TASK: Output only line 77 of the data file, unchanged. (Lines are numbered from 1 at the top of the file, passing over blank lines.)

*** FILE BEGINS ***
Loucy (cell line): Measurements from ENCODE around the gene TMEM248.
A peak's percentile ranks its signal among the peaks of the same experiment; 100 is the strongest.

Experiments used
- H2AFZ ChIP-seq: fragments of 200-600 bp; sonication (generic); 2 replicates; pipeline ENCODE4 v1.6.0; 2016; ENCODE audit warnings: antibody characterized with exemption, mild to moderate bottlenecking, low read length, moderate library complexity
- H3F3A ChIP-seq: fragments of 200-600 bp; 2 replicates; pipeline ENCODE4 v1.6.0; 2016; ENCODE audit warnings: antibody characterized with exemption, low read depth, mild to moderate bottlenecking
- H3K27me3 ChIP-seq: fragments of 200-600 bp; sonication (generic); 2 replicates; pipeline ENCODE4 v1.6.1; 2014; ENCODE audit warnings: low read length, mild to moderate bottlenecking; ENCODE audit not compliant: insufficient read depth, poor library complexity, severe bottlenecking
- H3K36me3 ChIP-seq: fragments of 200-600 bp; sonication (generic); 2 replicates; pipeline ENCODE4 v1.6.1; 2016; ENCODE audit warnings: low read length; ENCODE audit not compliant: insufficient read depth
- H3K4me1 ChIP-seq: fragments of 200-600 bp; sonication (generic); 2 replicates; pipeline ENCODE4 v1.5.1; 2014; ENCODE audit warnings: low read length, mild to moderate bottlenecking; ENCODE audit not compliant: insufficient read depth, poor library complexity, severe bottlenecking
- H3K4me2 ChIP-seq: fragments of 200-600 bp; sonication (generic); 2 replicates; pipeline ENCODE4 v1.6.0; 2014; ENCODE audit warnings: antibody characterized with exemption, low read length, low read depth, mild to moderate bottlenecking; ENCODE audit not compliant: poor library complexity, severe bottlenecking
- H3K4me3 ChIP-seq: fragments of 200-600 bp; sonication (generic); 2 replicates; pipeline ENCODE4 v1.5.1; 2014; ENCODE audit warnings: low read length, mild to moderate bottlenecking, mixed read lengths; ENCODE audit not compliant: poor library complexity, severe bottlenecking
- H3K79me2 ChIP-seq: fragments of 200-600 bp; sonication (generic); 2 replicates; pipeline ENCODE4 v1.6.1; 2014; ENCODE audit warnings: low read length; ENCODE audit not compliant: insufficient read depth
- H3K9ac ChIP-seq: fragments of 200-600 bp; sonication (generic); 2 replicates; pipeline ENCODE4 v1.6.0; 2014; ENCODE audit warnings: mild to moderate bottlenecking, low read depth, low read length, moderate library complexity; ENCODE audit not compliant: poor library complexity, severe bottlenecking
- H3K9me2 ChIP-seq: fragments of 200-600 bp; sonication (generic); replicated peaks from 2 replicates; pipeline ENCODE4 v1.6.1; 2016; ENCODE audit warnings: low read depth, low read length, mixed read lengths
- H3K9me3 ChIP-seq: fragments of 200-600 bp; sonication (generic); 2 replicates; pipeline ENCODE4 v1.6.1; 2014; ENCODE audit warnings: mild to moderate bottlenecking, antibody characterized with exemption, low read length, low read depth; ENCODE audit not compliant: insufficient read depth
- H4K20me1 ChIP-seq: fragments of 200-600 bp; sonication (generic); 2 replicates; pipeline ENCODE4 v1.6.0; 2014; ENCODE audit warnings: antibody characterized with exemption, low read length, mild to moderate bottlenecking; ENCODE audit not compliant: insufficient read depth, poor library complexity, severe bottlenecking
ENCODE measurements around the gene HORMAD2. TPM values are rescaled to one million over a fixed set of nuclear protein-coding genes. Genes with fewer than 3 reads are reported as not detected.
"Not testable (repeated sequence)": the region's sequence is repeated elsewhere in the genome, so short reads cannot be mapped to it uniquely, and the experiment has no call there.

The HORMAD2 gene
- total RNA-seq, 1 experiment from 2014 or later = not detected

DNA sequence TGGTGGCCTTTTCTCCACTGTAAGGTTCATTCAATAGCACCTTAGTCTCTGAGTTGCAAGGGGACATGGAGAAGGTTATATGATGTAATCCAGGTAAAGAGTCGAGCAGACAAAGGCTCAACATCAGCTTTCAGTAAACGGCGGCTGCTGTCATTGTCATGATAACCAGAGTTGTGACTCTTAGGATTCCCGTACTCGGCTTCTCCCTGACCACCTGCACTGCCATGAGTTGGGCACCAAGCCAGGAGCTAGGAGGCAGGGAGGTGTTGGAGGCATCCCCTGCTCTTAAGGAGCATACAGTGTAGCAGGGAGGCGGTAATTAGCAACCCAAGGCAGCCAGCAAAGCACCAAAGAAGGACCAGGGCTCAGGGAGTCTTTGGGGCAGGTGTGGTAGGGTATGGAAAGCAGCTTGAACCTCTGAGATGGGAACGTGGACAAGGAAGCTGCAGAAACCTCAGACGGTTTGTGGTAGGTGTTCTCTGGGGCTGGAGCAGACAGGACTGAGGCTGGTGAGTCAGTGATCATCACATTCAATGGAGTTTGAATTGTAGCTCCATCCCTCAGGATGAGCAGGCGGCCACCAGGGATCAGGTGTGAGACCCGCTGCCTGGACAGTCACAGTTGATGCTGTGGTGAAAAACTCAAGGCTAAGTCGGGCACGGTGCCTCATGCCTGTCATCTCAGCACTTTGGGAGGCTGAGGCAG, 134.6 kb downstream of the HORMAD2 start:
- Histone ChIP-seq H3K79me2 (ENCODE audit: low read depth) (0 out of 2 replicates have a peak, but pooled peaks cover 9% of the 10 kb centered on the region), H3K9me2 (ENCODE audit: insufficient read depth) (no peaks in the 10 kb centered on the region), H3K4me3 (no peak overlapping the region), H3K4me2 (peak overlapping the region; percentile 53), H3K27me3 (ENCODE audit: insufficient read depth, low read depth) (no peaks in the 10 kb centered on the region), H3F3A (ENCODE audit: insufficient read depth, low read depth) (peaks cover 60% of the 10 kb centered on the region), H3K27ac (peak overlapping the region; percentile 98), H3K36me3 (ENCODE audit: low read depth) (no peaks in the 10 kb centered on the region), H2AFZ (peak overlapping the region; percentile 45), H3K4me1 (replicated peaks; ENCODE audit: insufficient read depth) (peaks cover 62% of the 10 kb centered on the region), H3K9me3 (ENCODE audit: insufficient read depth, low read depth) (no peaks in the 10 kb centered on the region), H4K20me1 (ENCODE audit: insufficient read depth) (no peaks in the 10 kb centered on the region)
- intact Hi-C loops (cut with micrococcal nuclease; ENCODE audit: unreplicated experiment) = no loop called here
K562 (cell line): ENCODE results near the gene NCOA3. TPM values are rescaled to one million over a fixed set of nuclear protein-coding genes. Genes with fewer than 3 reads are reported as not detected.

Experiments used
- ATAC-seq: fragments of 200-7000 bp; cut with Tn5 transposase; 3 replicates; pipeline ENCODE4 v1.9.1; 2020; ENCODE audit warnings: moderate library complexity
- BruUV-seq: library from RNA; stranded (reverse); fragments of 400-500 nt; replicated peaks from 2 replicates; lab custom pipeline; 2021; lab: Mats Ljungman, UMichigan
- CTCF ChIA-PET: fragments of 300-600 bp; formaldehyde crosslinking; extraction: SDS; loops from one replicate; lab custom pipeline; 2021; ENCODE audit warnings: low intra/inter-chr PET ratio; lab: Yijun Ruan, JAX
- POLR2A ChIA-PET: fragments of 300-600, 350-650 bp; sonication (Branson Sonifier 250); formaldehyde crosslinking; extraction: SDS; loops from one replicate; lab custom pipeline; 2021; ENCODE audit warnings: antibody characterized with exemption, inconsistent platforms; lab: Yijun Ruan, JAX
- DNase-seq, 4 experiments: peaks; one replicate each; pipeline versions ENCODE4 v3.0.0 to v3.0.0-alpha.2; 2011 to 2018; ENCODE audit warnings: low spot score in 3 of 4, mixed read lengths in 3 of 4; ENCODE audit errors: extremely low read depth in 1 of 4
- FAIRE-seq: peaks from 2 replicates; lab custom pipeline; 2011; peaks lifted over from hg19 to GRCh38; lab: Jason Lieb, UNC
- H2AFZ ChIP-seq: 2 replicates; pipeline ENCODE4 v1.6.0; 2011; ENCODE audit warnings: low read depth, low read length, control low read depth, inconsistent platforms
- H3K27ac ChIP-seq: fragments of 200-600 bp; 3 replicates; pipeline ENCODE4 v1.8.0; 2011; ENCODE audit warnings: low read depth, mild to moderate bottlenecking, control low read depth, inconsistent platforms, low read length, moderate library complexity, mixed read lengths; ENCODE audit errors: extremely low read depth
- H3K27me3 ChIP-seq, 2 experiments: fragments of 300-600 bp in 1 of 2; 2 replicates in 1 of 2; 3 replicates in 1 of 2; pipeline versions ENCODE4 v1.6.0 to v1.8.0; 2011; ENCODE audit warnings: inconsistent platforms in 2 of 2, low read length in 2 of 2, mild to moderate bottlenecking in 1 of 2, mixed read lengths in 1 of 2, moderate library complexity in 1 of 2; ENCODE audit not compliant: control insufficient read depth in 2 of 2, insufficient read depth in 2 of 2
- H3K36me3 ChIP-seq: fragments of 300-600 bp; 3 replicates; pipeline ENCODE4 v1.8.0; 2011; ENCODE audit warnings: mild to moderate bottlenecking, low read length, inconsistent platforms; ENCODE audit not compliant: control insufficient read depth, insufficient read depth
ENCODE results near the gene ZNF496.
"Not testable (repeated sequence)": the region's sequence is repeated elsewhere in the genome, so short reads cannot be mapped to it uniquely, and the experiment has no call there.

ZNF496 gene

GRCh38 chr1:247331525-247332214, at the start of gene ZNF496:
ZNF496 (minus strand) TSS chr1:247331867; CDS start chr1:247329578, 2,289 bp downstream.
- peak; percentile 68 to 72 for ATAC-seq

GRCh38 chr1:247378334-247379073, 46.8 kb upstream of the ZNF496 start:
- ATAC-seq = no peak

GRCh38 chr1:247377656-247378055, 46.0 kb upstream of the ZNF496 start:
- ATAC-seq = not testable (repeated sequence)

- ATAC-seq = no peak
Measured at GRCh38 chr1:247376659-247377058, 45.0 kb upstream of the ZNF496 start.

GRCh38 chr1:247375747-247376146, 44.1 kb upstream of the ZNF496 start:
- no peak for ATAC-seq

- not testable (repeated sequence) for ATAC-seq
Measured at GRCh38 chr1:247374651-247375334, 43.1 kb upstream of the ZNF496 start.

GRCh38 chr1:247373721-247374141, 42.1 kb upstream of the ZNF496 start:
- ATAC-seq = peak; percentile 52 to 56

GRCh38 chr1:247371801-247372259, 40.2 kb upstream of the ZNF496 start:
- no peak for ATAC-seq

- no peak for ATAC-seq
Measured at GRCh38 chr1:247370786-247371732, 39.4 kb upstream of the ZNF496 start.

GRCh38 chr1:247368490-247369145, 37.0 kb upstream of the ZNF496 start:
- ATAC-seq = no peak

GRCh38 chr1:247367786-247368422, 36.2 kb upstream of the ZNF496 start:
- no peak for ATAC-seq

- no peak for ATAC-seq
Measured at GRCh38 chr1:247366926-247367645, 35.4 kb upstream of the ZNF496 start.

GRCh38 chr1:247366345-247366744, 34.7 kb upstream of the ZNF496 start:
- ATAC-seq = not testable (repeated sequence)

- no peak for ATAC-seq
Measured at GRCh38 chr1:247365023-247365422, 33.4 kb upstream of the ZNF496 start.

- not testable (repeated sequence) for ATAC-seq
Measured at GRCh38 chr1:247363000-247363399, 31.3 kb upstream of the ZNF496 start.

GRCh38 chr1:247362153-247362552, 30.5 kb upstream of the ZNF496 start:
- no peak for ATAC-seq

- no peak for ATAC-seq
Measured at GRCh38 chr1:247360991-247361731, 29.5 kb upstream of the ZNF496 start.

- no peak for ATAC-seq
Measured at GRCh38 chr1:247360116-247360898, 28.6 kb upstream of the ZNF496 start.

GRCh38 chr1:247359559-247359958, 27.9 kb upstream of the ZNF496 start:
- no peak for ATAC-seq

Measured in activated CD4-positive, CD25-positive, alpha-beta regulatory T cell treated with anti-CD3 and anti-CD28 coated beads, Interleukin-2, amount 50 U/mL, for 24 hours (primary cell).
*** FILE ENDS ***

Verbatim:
Measured in activated CD4-positive, CD25-positive, alpha-beta regulatory T cell treated with anti-CD3 and anti-CD28 coated beads, Interleukin-2, amount 50 U/mL, for 24 hours (primary cell).